read - read line of input into variables




read reads from standard input and either writes the result back to standard output (for use in command substitution), or stores the result in one or more shell variables. By default, read reads a single line and splits it into variables on spaces or tabs. Alternatively, a null character or a maximum number of characters can be used to terminate the input, and other delimiters can be given. Unlike other shells, there is no default variable (such as REPLY) for storing the result - instead, it is printed on standard output.

The following options are available:

-c CMD or --command CMD

Sets the initial string in the interactive mode command buffer to CMD.

-d or --delimiter DELIMITER

Splits on DELIMITER. DELIMITER will be used as an entire string to split on, not a set of characters.

-g or --global

Makes the variables global.

-s or --silent

Masks characters written to the terminal, replacing them with asterisks. This is useful for reading things like passwords or other sensitive information.

-f or --function

Scopes the variable to the currently executing function. It is erased when the function ends.

-l or --local

Scopes the variable to the currently executing block. It is erased when the block ends. Outside of a block, this is the same as --function.

-n or --nchars NCHARS

Makes read return after reading NCHARS characters or the end of the line, whichever comes first.

-p or --prompt PROMPT_CMD

Uses the output of the shell command PROMPT_CMD as the prompt for the interactive mode. The default prompt command is set_color green; echo read; set_color normal; echo "> "

-P or --prompt-str PROMPT_STR

Uses the PROMPT_STR as the prompt for the interactive mode. It is equivalent to echo $PROMPT_STR and is provided solely to avoid the need to frame the prompt as a command. All special characters in the string are automatically escaped before being passed to the echo command.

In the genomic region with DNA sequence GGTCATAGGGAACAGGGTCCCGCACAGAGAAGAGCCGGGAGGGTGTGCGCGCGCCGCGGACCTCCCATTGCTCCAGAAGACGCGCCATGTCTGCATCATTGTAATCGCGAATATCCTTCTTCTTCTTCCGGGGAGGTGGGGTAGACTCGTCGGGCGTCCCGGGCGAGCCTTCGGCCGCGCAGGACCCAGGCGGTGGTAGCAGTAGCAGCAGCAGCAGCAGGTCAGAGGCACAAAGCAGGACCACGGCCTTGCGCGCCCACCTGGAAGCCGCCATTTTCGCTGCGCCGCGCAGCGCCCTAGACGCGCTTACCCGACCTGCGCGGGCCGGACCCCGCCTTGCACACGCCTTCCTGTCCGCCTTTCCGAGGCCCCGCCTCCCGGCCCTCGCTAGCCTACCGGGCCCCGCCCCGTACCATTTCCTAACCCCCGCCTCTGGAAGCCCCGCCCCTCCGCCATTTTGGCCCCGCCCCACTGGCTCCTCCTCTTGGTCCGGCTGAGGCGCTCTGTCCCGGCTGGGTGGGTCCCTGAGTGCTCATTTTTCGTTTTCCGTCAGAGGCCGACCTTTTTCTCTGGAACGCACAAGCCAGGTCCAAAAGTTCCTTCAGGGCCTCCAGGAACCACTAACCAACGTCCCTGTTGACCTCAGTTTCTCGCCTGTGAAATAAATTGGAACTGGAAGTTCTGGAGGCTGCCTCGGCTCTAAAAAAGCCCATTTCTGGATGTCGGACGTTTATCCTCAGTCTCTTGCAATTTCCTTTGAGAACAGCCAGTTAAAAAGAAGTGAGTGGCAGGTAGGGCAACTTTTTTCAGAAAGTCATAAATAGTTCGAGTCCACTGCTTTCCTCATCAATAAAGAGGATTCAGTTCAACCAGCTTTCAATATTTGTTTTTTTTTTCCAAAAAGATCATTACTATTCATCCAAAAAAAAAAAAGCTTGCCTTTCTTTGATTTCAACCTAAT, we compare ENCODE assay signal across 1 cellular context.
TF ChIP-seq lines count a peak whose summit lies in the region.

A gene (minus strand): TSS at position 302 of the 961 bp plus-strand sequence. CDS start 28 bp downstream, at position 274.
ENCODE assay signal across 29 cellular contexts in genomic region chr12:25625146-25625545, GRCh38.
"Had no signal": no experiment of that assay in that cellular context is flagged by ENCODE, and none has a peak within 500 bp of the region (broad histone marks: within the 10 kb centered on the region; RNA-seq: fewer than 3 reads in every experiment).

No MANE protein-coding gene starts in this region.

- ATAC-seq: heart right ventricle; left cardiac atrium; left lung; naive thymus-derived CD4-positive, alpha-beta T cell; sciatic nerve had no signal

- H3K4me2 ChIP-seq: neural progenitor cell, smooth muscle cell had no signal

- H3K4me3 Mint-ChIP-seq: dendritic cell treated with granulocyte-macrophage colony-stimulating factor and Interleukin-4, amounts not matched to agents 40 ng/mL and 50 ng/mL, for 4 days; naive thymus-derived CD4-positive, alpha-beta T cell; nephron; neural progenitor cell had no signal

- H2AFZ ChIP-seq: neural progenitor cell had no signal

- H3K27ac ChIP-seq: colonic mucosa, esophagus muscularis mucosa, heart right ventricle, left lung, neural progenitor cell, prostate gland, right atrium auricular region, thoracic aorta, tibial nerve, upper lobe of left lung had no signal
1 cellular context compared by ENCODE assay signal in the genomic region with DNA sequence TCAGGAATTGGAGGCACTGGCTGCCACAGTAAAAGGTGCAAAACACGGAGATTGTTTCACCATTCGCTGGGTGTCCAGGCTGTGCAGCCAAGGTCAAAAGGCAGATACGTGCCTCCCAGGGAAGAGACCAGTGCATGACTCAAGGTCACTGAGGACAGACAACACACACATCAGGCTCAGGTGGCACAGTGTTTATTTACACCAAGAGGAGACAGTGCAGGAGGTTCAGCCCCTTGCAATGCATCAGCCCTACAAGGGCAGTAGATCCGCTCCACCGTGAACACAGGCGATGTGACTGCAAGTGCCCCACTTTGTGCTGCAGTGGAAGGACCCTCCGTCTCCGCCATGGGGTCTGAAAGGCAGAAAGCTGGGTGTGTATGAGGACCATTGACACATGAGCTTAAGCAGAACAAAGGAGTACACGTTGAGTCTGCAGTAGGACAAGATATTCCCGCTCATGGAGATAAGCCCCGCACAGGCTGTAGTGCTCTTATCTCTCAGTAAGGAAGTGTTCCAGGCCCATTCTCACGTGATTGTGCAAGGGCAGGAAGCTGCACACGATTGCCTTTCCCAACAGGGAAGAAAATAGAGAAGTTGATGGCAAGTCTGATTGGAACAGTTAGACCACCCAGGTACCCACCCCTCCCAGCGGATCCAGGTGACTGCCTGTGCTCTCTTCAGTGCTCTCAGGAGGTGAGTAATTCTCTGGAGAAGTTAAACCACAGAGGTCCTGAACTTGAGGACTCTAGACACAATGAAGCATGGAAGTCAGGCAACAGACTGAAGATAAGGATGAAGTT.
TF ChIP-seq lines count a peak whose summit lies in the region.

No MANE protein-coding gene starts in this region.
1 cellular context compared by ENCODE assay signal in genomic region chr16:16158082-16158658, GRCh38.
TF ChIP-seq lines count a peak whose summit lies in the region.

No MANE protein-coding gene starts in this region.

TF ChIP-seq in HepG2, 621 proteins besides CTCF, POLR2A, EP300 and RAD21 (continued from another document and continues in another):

-R or --right-prompt RIGHT_PROMPT_CMD

Uses the output of the shell command RIGHT_PROMPT_CMD as the right prompt for the interactive mode. There is no default right prompt command.

-S or --shell

Enables syntax highlighting, tab completions and command termination suitable for entering shellscript code in the interactive mode. NOTE: Prior to fish 3.0, the short opt for --shell was -s, but it has been changed for compatibility with bash’s -s short opt for --silent.

-t -or --tokenize

Causes read to split the input into variables by the shell’s tokenization rules. This means it will honor quotes and escaping. This option is of course incompatible with other options to control splitting like --delimiter and does not honor IFS (like fish’s tokenizer). It saves the tokens in the manner they’d be passed to commands on the commandline, so e.g. a\ b is stored as a b. Note that currently it leaves command substitutions intact along with the parentheses.

-u or --unexport

Prevents the variables from being exported to child processes (default behaviour).

-U or --universal

Causes the specified shell variable to be made universal.

-x or --export

Exports the variables to child processes.

-a or --list

Stores the result as a list in a single variable. This option is also available as --array for backwards compatibility.

-z or --null